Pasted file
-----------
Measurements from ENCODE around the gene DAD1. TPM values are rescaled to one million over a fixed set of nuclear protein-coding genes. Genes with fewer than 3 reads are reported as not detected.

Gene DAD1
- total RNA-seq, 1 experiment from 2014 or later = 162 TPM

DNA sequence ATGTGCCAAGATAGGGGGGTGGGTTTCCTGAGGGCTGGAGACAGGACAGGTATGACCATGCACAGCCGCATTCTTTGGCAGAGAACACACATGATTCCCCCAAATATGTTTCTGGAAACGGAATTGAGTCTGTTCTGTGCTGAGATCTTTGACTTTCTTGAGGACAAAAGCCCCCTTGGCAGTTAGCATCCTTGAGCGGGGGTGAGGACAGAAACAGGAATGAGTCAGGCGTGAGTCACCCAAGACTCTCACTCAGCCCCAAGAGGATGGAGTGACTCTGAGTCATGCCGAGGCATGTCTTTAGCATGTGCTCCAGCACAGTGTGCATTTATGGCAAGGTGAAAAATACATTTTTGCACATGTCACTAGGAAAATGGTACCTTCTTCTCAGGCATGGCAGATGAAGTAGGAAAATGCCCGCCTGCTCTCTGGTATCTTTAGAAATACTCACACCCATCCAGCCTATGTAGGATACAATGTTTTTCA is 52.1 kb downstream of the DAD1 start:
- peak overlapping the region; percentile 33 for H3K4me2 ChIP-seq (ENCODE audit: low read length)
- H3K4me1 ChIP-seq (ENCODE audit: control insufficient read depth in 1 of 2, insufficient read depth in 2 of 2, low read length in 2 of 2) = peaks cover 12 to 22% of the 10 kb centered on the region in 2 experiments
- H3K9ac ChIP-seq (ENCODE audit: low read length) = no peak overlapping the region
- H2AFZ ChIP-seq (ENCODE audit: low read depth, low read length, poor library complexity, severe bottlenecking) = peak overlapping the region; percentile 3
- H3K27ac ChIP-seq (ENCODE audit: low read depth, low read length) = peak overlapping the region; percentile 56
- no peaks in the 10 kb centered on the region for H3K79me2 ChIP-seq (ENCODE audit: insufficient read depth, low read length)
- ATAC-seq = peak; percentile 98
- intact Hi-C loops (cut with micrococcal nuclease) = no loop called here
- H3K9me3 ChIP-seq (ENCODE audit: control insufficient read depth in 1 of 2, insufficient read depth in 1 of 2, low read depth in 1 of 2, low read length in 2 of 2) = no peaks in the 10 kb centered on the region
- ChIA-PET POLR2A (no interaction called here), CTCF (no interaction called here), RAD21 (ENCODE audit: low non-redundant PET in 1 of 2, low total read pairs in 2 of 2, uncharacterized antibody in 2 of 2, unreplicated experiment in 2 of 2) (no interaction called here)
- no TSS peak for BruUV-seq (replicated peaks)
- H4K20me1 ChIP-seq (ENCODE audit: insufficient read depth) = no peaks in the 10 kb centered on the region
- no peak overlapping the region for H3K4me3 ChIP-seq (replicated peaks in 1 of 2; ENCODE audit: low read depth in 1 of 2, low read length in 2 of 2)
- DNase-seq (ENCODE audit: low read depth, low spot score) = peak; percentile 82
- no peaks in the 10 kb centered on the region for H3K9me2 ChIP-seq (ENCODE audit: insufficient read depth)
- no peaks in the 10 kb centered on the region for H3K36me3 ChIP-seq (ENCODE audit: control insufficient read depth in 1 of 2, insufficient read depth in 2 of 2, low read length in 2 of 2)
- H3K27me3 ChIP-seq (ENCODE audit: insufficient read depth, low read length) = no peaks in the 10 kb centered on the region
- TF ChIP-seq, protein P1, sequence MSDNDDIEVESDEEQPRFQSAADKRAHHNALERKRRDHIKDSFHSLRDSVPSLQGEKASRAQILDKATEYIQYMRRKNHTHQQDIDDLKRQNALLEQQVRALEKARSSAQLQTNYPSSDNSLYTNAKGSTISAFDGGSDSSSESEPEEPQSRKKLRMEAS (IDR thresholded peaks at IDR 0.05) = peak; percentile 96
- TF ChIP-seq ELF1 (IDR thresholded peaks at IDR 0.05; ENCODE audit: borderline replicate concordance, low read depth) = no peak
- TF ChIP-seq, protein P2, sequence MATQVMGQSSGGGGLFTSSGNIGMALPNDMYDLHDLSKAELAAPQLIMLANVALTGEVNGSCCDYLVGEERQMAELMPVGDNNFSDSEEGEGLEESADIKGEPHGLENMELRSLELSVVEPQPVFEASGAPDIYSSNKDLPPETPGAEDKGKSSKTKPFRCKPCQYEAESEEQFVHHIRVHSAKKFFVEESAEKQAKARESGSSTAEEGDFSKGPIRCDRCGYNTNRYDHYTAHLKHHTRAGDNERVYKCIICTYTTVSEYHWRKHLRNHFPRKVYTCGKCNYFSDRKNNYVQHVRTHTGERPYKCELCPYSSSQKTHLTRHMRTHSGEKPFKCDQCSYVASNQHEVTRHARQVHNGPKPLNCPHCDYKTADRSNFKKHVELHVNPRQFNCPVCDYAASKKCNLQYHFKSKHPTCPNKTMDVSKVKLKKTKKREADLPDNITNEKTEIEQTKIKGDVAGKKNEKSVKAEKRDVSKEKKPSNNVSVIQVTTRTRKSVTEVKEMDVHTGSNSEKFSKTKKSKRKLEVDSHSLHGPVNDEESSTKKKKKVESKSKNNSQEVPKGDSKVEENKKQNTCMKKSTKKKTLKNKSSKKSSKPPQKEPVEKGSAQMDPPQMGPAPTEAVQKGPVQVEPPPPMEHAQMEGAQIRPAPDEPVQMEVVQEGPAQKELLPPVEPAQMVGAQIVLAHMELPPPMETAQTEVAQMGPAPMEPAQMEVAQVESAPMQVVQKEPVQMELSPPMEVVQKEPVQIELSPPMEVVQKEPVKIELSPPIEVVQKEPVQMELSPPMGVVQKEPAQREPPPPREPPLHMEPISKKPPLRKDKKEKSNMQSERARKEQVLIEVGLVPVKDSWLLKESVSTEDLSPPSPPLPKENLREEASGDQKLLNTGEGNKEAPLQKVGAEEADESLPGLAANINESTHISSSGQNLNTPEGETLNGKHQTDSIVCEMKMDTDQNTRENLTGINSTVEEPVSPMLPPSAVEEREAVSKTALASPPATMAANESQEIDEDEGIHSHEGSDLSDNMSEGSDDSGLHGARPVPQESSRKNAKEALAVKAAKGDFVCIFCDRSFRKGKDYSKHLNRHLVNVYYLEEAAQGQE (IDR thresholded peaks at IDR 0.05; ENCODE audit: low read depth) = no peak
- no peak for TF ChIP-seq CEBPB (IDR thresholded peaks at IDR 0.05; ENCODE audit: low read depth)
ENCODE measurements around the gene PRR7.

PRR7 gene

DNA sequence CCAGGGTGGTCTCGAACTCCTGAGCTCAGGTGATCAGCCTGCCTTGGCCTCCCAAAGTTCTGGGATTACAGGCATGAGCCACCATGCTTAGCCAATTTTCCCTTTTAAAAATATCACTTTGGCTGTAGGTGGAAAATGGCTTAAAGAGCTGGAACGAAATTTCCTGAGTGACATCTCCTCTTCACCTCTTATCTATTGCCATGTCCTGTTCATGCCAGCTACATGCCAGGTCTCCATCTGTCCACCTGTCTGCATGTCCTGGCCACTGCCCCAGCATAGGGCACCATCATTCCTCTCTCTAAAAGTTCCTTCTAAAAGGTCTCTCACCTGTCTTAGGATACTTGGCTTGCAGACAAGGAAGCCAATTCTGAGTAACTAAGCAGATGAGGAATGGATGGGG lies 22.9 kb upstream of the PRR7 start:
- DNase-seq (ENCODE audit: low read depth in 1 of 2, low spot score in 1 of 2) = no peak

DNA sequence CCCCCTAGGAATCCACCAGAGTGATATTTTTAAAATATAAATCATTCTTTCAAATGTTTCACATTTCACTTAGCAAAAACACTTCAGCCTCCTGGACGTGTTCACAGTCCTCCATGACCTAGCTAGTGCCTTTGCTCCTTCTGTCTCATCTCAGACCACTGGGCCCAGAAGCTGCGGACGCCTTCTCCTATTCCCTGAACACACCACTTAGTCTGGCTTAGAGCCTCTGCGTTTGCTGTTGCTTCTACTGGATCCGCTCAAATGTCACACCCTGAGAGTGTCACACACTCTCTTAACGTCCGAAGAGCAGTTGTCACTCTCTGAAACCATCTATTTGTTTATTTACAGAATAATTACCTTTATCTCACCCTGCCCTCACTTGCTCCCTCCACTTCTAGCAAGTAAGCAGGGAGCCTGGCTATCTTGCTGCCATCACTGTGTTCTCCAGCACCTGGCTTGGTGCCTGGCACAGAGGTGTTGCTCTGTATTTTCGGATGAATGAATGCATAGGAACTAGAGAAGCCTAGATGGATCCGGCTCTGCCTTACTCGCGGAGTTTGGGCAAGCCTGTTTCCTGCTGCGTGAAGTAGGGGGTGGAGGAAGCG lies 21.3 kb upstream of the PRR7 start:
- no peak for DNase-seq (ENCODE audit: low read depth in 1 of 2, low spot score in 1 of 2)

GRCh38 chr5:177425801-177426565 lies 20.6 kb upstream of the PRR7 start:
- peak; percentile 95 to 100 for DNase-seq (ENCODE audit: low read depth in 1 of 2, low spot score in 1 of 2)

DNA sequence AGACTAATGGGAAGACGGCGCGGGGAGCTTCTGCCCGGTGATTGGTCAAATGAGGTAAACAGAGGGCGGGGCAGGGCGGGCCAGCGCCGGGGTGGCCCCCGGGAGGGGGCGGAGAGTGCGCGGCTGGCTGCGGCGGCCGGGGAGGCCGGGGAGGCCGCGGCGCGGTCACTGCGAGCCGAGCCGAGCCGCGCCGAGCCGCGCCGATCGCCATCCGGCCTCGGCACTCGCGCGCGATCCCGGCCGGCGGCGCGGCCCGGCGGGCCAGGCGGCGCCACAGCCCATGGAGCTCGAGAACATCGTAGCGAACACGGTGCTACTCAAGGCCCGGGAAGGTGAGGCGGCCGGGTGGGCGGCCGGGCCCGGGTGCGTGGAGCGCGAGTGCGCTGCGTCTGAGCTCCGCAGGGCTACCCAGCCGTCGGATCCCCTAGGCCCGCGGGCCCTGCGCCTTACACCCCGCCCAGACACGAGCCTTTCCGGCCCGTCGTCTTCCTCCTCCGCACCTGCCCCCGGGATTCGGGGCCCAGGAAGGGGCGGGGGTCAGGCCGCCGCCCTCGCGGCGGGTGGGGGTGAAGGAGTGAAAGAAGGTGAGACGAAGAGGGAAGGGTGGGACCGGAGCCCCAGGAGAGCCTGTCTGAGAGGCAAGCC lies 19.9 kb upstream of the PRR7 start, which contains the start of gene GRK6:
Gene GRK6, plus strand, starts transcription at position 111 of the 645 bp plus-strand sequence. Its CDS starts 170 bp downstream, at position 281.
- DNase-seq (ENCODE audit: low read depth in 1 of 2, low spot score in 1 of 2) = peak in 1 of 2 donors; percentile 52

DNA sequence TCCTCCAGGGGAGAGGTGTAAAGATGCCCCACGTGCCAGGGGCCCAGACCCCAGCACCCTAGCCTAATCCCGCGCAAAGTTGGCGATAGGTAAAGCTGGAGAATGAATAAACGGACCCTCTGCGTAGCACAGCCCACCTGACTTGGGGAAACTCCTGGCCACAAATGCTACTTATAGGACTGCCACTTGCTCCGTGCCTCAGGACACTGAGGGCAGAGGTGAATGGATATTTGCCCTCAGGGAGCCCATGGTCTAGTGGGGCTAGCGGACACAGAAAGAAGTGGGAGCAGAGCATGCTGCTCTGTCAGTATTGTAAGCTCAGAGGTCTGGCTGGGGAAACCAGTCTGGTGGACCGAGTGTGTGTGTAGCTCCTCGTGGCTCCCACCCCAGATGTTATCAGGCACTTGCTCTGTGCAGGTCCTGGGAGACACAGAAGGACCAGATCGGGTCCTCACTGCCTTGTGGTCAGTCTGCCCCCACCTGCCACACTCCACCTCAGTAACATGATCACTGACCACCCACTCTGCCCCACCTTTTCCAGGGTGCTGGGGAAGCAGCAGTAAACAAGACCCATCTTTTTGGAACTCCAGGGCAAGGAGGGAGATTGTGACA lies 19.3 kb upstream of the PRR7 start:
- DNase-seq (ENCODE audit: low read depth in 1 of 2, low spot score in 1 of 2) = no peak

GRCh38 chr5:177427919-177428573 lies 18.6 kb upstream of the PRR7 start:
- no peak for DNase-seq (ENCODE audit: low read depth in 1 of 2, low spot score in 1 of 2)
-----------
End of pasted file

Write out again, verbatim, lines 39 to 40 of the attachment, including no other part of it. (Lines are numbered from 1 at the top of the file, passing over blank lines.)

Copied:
GRCh38 chr5:177427919-177428573 lies 18.6 kb upstream of the PRR7 start:
- no peak for DNase-seq (ENCODE audit: low read depth in 1 of 2, low spot score in 1 of 2)